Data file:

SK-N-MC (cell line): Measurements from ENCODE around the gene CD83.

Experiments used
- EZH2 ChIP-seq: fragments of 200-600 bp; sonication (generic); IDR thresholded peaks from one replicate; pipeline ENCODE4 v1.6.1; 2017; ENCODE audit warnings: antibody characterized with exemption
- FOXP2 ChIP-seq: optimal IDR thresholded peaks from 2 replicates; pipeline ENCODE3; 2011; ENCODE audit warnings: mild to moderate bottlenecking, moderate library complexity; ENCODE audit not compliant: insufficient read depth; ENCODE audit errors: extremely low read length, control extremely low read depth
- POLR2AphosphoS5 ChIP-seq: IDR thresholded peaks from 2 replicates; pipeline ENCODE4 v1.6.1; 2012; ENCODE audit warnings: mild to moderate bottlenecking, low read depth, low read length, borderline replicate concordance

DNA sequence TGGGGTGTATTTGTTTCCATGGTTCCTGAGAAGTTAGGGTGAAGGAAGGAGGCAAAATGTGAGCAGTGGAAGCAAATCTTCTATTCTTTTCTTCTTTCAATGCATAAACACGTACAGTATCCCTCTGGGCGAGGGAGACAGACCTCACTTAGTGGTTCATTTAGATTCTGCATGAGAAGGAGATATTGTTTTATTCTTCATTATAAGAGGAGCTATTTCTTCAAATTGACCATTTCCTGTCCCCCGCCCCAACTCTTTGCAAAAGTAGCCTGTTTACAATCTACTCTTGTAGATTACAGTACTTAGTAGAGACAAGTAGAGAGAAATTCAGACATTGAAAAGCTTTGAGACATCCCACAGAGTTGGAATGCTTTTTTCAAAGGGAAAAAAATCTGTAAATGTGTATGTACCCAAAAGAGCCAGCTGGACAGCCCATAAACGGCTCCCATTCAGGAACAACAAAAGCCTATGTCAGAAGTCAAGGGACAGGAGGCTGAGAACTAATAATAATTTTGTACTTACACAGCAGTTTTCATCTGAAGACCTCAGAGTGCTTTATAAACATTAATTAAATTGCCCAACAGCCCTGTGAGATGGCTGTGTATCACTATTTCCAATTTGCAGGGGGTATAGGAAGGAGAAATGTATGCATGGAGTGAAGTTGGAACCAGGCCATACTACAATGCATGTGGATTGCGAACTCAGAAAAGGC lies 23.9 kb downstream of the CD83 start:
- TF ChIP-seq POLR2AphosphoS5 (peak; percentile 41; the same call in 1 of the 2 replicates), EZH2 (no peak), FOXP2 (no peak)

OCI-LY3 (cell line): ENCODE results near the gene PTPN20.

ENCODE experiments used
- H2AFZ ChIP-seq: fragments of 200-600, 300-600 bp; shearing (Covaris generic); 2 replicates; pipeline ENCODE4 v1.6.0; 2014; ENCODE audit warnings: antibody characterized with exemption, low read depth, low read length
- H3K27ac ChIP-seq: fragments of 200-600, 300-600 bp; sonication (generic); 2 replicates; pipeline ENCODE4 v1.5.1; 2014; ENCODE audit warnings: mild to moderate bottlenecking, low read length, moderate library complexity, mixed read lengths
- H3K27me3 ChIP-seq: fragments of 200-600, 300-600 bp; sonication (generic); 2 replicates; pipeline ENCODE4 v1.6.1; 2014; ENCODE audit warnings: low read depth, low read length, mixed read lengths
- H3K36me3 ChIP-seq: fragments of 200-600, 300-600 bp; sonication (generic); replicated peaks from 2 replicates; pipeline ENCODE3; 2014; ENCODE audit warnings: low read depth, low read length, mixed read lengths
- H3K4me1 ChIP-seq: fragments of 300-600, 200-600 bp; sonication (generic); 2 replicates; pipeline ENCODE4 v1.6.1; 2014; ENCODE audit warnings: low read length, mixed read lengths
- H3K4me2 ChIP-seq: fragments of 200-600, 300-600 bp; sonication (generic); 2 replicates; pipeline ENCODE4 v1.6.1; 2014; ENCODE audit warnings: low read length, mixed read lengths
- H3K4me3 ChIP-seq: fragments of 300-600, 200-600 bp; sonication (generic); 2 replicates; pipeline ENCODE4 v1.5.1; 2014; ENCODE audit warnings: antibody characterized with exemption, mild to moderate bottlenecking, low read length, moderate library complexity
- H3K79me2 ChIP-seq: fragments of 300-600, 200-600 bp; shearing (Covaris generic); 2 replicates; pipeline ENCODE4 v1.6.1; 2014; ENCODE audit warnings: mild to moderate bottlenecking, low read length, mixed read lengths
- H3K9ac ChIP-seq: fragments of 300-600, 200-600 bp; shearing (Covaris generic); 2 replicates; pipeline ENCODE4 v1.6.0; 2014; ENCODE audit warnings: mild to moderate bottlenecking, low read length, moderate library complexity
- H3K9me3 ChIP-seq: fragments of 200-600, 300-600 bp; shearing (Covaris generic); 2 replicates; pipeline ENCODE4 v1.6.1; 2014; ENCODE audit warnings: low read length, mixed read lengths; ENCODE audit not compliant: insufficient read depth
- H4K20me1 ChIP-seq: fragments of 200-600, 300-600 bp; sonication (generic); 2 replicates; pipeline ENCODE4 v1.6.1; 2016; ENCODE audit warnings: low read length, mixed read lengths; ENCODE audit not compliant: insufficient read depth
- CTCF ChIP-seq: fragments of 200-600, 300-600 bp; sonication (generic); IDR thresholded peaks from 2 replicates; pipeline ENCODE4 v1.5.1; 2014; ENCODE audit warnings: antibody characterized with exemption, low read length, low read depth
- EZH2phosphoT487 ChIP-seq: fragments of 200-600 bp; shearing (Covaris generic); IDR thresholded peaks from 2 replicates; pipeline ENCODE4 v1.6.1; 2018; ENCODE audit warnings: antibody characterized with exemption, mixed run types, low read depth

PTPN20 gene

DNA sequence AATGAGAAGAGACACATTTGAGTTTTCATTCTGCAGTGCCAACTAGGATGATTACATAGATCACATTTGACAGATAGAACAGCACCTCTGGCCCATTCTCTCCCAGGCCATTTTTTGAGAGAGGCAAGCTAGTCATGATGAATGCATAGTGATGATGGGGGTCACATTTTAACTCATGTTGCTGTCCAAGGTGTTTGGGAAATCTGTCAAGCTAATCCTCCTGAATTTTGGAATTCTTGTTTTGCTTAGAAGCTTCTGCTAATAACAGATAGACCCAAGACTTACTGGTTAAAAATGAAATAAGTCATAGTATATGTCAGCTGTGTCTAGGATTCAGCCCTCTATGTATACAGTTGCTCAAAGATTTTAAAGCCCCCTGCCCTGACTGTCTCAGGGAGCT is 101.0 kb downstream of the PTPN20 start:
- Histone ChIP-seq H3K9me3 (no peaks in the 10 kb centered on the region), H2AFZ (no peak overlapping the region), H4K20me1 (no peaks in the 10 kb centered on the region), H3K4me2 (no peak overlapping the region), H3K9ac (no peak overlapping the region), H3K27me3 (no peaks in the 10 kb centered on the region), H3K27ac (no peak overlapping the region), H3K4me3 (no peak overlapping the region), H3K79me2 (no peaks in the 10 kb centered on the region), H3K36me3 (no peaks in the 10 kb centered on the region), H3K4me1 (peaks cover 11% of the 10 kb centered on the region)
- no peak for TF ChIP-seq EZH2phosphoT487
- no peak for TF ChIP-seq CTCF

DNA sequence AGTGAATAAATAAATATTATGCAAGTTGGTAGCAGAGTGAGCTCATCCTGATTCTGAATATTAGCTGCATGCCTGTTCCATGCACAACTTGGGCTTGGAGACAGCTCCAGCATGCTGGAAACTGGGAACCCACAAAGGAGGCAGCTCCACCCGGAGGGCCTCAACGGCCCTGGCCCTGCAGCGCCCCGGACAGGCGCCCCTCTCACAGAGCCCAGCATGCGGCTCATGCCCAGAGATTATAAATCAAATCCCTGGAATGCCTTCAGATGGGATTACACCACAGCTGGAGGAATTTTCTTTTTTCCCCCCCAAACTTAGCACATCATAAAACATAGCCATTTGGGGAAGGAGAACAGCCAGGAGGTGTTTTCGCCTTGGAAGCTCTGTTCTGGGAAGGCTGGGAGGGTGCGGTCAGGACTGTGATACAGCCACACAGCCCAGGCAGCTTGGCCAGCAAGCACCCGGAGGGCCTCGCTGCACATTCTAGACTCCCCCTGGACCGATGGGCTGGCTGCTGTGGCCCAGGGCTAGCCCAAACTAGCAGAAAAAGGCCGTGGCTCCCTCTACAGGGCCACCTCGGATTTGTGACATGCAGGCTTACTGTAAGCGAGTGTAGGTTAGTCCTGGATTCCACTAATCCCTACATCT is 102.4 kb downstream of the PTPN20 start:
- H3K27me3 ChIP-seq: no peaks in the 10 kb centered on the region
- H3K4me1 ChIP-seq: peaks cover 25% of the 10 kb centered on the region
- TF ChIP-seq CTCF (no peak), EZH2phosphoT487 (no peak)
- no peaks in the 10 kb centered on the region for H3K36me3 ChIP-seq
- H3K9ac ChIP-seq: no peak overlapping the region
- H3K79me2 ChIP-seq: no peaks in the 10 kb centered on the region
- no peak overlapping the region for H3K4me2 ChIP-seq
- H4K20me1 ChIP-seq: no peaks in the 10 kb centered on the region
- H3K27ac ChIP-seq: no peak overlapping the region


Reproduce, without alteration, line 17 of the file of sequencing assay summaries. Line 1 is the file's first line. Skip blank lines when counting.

- H3K79me2 ChIP-seq: fragments of 300-600, 200-600 bp; shearing (Covaris generic); 2 replicates; pipeline ENCODE4 v1.6.1; 2014; ENCODE audit warnings: mild to moderate bottlenecking, low read length, mixed read lengths